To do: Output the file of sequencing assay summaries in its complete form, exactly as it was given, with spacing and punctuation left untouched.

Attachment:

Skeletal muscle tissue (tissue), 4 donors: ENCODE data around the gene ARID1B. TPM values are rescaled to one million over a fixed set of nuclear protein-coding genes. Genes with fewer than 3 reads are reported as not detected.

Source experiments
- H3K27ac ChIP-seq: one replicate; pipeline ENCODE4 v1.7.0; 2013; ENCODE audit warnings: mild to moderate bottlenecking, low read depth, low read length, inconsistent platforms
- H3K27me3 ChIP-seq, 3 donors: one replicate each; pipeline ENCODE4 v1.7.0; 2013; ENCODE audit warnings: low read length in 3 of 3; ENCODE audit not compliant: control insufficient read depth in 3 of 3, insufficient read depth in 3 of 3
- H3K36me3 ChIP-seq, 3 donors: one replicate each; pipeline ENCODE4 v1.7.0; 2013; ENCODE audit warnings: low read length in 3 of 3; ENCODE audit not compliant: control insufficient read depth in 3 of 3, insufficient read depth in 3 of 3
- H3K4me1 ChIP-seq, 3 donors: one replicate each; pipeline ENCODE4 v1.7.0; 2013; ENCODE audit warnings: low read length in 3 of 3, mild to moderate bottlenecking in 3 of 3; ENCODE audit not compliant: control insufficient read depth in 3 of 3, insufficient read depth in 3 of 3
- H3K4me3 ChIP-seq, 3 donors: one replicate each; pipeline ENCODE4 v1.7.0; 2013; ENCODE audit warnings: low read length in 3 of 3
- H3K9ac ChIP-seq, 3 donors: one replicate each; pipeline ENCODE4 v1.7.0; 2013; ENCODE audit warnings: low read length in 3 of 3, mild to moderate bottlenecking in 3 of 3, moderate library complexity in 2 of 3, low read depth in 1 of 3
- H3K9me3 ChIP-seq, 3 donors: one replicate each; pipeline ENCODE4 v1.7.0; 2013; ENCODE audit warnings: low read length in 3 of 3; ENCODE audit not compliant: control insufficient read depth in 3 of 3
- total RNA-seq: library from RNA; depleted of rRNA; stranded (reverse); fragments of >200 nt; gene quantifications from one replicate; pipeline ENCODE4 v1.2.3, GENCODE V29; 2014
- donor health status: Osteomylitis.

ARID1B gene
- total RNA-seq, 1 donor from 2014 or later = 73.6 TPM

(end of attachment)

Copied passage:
Skeletal muscle tissue (tissue), 4 donors: ENCODE data around the gene ARID1B. TPM values are rescaled to one million over a fixed set of nuclear protein-coding genes. Genes with fewer than 3 reads are reported as not detected.

Source experiments
- H3K27ac ChIP-seq: one replicate; pipeline ENCODE4 v1.7.0; 2013; ENCODE audit warnings: mild to moderate bottlenecking, low read depth, low read length, inconsistent platforms
- H3K27me3 ChIP-seq, 3 donors: one replicate each; pipeline ENCODE4 v1.7.0; 2013; ENCODE audit warnings: low read length in 3 of 3; ENCODE audit not compliant: control insufficient read depth in 3 of 3, insufficient read depth in 3 of 3
- H3K36me3 ChIP-seq, 3 donors: one replicate each; pipeline ENCODE4 v1.7.0; 2013; ENCODE audit warnings: low read length in 3 of 3; ENCODE audit not compliant: control insufficient read depth in 3 of 3, insufficient read depth in 3 of 3
- H3K4me1 ChIP-seq, 3 donors: one replicate each; pipeline ENCODE4 v1.7.0; 2013; ENCODE audit warnings: low read length in 3 of 3, mild to moderate bottlenecking in 3 of 3; ENCODE audit not compliant: control insufficient read depth in 3 of 3, insufficient read depth in 3 of 3
- H3K4me3 ChIP-seq, 3 donors: one replicate each; pipeline ENCODE4 v1.7.0; 2013; ENCODE audit warnings: low read length in 3 of 3
- H3K9ac ChIP-seq, 3 donors: one replicate each; pipeline ENCODE4 v1.7.0; 2013; ENCODE audit warnings: low read length in 3 of 3, mild to moderate bottlenecking in 3 of 3, moderate library complexity in 2 of 3, low read depth in 1 of 3
- H3K9me3 ChIP-seq, 3 donors: one replicate each; pipeline ENCODE4 v1.7.0; 2013; ENCODE audit warnings: low read length in 3 of 3; ENCODE audit not compliant: control insufficient read depth in 3 of 3
- total RNA-seq: library from RNA; depleted of rRNA; stranded (reverse); fragments of >200 nt; gene quantifications from one replicate; pipeline ENCODE4 v1.2.3, GENCODE V29; 2014
- donor health status: Osteomylitis.

ARID1B gene
- total RNA-seq, 1 donor from 2014 or later = 73.6 TPM